Mortimer Adler the 20th century CE American philosopher who wrote on topics such as will to power, derived from Friedrich Nietzsche Orpheus the character from Greek mythology whose singing and strumming of his lyre could intoxicate people, animals, and even nature mandala a Sanskrit word for circle, it is a geometrical design, usually made with colored sand, that represents the universe (cosmos) in Hindu and Buddhist beliefs, and it is traditionally ruined after its completion to symbolize the passing of all things

4. What does a circle symbolize or portray?

5. What does symbol mean, according to Campbell?

6. What does the fisherman concept represent?

7. What is the ultimate archetype of man? Why?

The power of myth


(274-287) How does one rectify pleasure and pain? Campbell once again relies on Buddhist answers to Moyers Western questions. This section examines the duality of the divine, probing into fundamental religious questions about the nature of God. Referring to trickster gods (who cause dispute) as well as Vishnu (or Shiva, who destroys the earth), Campbell draws a distinction between myths and Western religions: the West sees God as only good, whereas mythological cultures openly recognize Gods dual nature. Campbell uses art to explain spiritual epiphany and the experience of the sublime. However, he asks that all of us look within ourselves to find the person we really are and how we relate to others and the world around us. Follow your bliss, he instructs. AUM.
Heraclitus the 6th/5th century BCE Ephesian philosopher who believed that the world was in a state of flux, but governed by cosmic justice; he influenced later philosophers, such as Plato and Aristotle Abraham Maslow the 20th century CE American psychologist who categorized five distinct levels of human needs, from carnal to spiritual, referred to as the hierarchy of needs James Joyce an early 20th century Irish author known for his cryptic novels sublime a word that means lofty, impressive, supreme, complete, or pure Vishnu the Hindu god of preservation who incarnated himself ten times to preserve the order in the universe by thwarting the demons Shiva the Hindu god of destruction who often sacrifices himself to protect the world, such as when he held the poison in his throat in The Churning of the Milk Ocean Arthur Schopenhauer a 19th century German philosopher who saw life as inherently evil and full of suffering, but salvation could be found through ascetic living Karlfried Graf Drckheim a 20th century CE German psychotherapist who was inspired by Meister Eckhart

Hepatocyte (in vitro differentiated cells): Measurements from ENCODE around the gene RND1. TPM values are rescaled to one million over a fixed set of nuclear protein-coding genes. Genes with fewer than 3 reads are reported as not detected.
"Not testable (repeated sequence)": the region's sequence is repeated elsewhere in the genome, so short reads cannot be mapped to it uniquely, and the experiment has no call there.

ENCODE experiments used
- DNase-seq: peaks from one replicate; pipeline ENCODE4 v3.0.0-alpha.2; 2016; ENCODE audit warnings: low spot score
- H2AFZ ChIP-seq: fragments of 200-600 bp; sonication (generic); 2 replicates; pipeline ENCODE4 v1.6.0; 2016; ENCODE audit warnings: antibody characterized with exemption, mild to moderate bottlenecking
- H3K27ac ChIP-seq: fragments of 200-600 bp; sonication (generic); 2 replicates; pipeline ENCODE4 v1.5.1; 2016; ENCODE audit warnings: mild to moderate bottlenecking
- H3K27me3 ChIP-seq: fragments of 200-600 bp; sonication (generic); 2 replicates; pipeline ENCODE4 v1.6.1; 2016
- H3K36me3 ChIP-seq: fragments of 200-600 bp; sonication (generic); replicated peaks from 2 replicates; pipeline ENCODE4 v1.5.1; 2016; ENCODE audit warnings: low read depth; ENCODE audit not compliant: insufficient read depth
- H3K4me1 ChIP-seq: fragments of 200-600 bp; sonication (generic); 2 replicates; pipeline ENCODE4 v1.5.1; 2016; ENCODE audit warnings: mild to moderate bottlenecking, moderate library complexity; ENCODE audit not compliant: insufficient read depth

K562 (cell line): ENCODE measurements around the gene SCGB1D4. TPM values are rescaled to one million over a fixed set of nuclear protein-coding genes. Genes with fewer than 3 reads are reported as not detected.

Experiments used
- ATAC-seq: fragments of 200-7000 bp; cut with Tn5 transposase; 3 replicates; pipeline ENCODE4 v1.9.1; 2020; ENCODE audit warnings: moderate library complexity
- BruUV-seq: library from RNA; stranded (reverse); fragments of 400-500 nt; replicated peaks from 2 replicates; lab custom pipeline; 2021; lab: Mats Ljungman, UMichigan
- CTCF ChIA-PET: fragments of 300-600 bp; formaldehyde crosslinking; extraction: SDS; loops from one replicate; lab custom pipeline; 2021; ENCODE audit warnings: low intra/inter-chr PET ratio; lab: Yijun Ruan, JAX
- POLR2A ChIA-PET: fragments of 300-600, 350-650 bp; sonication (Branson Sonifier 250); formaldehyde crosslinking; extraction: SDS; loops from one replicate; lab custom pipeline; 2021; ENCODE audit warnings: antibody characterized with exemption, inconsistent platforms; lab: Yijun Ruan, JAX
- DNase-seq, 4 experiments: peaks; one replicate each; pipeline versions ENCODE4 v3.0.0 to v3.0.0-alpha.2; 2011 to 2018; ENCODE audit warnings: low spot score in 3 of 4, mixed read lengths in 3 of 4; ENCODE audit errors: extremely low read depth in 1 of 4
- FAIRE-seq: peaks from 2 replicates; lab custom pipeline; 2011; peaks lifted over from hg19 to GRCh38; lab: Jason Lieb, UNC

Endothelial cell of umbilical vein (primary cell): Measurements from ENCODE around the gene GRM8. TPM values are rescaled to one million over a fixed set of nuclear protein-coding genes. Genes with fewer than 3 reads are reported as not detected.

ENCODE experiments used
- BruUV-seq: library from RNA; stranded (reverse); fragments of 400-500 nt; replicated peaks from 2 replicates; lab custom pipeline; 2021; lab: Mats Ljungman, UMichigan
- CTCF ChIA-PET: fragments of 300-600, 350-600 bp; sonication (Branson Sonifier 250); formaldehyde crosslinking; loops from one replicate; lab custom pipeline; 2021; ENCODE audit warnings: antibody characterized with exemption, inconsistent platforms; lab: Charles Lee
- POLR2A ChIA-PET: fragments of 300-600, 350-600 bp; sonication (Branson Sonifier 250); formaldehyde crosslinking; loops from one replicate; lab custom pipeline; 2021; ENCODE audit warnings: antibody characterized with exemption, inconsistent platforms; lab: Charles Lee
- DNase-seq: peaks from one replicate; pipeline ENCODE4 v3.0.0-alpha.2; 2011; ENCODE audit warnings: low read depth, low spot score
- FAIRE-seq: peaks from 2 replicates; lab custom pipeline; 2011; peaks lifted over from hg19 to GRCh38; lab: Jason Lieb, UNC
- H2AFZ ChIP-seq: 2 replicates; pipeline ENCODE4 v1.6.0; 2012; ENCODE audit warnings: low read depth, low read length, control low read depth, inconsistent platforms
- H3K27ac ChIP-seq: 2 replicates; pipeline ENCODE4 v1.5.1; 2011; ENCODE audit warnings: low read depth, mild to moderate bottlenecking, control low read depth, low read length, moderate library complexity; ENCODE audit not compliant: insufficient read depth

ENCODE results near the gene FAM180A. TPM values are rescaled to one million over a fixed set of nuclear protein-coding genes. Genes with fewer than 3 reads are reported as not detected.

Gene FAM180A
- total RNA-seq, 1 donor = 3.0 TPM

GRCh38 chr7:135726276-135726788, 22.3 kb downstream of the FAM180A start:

8. What role does the clown or trickster play in mythology?

9. How does Campbell describe a peak experience?

10. How did Irish author James Joyce define epiphany?

11. What is Moyers disagreement with Campbell, and how does Campbell respond?

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12. How does Campbell distinguish between eternity and everlasting?

13. What is the place and role of ethics in mythology?

14. How do metaphysics, ethics, and religion work together?

15. What does poetry help us understand, beyond the words?

16. What is Campbells response to the purpose of life.

17. Where does Campbell suggest Eden exists?

18. What have you learned the most from this book?